Garth Brooks inducted into Country Music Hall of Fame
NASHVILLE, Tennessee (Reuters) - Singer Garth Brooks received country music's highest honor with an induction into the Country Music Hall of Fame, calling the event "the biggest night" of his chart-topping career.
Oklahoma native Brooks, 50, was inducted on Sunday in a star-studded ceremony featuring music greats including Bob Seger, George Strait and James Taylor, all of whom Brooks has cited as influences.
"There are big days in your career, like when you join the Grand Ole Opry...and I didn't think anything would top those. I might have lied. This may be the biggest night of my of career. I'm so excited and nervous, and feel so undeserving, all at the same time," Brooks told Reuters on the red carpet.
The singer is the best-selling solo country music artist in U.S. popular music history with more than 128 million album sales. He has won 2 Grammy awards over his career spanning three decades.
Taylor, who Brooks named one of his daughters after, said he was honored to perform the singer's 1992 hit song "The River".
"It's meant so much to me that Garth has mentioned me over the years as one of his influences," Taylor said.
The Country Music Hall of Fame and Museum, located in Nashville, Tennessee, serves to honor the history and traditions of country music. Inductees are voted for by a panel of members, which includes artists such as Reba McEntire, Dolly Parton and The Everly Brothers.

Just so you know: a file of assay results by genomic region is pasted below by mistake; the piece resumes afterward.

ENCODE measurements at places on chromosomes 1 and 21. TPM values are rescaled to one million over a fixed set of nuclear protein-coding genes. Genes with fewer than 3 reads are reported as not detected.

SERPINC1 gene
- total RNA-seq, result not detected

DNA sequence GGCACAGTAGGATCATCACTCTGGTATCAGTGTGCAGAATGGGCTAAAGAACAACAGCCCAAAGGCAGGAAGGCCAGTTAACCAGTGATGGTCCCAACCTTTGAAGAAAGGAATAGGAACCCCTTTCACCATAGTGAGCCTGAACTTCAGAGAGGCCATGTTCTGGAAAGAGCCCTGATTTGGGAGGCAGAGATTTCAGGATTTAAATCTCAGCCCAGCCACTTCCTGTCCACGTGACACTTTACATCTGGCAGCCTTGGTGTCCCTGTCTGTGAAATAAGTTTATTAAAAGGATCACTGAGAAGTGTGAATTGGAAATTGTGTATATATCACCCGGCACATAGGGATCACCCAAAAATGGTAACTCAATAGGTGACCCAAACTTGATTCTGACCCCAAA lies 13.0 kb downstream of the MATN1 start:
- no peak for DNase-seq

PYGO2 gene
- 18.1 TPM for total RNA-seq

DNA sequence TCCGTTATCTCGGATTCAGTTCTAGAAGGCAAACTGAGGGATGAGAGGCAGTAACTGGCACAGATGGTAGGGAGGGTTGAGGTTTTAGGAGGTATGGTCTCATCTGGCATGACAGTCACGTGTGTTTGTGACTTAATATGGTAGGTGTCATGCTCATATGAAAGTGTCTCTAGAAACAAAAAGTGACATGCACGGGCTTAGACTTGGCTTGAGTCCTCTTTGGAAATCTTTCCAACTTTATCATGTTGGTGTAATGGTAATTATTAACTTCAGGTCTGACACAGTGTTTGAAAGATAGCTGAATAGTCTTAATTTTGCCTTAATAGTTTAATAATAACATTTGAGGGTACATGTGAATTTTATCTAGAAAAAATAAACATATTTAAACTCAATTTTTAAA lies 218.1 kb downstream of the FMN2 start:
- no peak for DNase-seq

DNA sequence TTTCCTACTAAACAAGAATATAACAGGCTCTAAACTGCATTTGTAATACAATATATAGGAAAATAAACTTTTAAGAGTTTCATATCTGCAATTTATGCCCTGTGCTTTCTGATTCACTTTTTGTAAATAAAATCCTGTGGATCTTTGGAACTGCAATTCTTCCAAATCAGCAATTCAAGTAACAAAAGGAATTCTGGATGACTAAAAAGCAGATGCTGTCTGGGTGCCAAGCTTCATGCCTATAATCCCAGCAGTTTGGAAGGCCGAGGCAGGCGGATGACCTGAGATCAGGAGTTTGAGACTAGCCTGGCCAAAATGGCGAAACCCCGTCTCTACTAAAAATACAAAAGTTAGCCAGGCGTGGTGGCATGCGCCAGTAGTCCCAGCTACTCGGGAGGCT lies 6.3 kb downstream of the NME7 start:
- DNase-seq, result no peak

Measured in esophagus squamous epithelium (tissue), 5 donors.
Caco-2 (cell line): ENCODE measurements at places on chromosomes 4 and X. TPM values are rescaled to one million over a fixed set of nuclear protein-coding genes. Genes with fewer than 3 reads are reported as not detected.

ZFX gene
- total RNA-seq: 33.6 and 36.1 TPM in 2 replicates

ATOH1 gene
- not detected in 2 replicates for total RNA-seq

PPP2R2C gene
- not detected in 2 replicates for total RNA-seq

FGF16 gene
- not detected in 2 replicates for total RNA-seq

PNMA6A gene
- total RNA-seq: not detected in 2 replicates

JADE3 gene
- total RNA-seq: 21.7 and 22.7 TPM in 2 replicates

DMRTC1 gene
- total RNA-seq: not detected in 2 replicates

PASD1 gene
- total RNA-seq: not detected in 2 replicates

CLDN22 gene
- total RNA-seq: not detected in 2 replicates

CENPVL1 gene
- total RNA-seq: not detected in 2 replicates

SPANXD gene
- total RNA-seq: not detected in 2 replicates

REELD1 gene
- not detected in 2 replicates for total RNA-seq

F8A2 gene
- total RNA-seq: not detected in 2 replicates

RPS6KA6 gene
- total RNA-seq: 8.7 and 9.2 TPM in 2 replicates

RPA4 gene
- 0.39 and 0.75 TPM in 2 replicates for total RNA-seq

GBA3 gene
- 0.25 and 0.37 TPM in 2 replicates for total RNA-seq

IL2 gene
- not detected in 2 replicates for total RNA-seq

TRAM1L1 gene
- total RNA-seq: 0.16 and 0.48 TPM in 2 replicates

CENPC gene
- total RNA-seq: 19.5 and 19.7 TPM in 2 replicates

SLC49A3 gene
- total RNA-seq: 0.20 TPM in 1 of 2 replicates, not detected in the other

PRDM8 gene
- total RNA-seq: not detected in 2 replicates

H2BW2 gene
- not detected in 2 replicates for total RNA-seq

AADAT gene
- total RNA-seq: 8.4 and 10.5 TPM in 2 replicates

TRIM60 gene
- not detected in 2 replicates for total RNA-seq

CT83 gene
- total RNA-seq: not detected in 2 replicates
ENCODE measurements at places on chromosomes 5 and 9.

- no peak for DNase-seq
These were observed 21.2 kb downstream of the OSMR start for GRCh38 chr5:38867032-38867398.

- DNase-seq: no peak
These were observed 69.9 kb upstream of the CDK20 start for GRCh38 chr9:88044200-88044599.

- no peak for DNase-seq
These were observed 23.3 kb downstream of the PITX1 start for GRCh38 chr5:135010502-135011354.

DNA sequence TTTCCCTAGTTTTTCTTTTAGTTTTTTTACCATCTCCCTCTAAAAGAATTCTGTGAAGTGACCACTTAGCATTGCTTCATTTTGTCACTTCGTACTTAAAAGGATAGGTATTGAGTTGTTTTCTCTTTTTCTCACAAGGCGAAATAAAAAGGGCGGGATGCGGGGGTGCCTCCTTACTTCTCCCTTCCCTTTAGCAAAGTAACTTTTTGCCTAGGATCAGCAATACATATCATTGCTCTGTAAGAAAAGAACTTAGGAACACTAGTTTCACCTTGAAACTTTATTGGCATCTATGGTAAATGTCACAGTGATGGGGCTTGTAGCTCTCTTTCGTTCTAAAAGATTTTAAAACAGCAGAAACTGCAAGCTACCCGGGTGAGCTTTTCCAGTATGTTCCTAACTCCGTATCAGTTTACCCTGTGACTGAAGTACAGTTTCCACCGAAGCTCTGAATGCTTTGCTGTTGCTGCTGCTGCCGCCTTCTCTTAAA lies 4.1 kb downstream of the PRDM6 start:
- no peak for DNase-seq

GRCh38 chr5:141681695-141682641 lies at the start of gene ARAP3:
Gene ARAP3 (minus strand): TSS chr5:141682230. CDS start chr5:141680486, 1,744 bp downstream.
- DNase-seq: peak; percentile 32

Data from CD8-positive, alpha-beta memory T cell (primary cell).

Country music veteran Connie Smith, who is often hailed as the vocalist all country female singers strive to be, was also inducted on Sunday.
The singer, whose hits include "Then and Only Then" and "Nobody But a Fool Would Love You," was the first female country artist to have a number one hit on the Billboard Hot Country Singles chart with her 1964 song "Once A Day," which topped the chart for eight weeks.
"I'm excited and nervous and proud and thankful and blessed," Smith said when accepting her membership. "I believe it was God's destiny for me to be a girl singer in country music. I'm proud to be part of the country music legacy."
Smith was welcomed into the Country Music Hall of Fame by member Merle Haggard, while Lee Ann Womack, the Whites and the Quebe Sisters performed Smith's hits on stage.
Country music artist Hargus "Pig" Robbins, 74, was inducted into the Hall of Fame by harmonica whiz Charlie McCoy.
Robbins, blind since childhood, has overcome obstacles to become one of the most respected musicians in the industry, playing with artists including George Jones, Bob Dylan, Loretta Lynn and Conway Twitty.
(Editing By Piya Sinha-Roy and Andrew Hay)